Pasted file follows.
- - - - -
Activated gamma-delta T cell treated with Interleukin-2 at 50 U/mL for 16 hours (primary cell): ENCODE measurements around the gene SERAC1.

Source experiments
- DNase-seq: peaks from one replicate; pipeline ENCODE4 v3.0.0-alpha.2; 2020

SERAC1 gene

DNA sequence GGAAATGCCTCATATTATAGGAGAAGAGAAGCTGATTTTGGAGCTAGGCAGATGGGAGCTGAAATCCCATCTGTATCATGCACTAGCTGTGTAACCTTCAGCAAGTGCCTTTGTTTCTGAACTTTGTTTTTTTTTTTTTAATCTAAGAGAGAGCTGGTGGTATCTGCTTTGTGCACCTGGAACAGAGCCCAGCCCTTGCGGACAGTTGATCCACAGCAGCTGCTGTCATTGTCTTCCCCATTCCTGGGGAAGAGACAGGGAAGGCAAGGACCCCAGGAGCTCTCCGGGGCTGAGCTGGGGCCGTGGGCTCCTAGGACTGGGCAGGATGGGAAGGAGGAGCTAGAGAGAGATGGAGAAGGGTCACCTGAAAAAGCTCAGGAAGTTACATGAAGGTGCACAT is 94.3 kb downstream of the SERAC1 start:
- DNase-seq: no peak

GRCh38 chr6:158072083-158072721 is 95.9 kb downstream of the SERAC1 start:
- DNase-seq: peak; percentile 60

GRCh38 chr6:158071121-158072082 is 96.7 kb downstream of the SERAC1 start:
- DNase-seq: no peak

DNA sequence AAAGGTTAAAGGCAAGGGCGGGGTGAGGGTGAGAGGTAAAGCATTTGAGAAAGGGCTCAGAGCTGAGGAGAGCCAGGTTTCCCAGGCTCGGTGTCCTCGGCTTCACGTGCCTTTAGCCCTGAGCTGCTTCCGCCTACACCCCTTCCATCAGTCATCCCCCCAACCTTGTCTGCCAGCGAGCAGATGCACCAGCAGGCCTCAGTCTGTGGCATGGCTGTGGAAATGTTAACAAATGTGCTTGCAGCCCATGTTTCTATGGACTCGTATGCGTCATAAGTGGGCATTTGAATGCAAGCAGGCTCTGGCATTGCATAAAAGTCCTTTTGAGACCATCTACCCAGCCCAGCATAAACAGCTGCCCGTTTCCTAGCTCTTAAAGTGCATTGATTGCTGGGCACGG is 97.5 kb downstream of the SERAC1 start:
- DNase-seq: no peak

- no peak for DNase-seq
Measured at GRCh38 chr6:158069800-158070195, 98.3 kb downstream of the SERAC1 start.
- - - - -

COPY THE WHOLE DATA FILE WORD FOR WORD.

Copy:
Activated gamma-delta T cell treated with Interleukin-2 at 50 U/mL for 16 hours (primary cell): ENCODE measurements around the gene SERAC1.

Source experiments
- DNase-seq: peaks from one replicate; pipeline ENCODE4 v3.0.0-alpha.2; 2020

SERAC1 gene

DNA sequence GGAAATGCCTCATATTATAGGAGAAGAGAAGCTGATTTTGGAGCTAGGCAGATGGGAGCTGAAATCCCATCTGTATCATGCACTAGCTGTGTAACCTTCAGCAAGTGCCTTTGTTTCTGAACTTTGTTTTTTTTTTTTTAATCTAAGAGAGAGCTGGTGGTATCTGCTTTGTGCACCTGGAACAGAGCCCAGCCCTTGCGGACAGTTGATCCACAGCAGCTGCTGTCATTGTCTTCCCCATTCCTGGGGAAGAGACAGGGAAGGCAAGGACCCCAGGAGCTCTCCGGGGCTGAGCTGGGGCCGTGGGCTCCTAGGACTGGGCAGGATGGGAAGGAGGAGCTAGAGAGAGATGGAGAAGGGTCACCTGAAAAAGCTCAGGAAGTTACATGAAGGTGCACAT is 94.3 kb downstream of the SERAC1 start:
- DNase-seq: no peak

GRCh38 chr6:158072083-158072721 is 95.9 kb downstream of the SERAC1 start:
- DNase-seq: peak; percentile 60

GRCh38 chr6:158071121-158072082 is 96.7 kb downstream of the SERAC1 start:
- DNase-seq: no peak

DNA sequence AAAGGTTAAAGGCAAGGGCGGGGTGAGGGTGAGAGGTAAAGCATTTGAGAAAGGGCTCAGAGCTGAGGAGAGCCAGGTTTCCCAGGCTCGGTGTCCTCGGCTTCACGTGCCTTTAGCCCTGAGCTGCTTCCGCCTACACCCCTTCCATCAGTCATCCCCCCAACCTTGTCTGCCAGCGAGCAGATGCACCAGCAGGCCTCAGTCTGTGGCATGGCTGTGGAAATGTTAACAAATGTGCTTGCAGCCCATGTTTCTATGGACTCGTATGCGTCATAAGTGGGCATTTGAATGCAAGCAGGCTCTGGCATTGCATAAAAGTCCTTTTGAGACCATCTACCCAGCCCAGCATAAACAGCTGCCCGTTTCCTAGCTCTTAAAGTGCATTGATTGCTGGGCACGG is 97.5 kb downstream of the SERAC1 start:
- DNase-seq: no peak

- no peak for DNase-seq
Measured at GRCh38 chr6:158069800-158070195, 98.3 kb downstream of the SERAC1 start.